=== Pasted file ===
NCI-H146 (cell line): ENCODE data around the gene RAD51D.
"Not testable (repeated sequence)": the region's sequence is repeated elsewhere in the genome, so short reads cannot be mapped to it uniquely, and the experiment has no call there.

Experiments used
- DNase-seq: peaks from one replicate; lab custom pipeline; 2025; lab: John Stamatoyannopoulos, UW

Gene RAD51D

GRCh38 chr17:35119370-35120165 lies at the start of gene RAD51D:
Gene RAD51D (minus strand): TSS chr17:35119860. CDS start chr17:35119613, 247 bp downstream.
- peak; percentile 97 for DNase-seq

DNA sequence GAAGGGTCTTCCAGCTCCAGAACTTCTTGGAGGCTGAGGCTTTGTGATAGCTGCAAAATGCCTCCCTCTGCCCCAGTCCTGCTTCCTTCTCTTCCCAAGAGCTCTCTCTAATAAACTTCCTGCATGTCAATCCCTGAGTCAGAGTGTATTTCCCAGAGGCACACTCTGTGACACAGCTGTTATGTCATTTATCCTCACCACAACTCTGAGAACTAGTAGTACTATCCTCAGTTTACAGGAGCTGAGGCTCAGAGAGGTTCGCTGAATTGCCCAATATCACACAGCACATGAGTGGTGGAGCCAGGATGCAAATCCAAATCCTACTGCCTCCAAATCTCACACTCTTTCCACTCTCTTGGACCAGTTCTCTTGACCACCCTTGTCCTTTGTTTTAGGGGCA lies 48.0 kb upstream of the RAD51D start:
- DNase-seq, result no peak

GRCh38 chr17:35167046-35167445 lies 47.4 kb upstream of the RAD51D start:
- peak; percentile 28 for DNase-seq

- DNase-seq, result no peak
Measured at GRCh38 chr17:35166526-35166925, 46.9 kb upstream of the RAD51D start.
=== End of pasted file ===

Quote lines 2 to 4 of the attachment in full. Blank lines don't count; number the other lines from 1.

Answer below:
"Not testable (repeated sequence)": the region's sequence is repeated elsewhere in the genome, so short reads cannot be mapped to it uniquely, and the experiment has no call there.

Experiments used
- DNase-seq: peaks from one replicate; lab custom pipeline; 2025; lab: John Stamatoyannopoulos, UW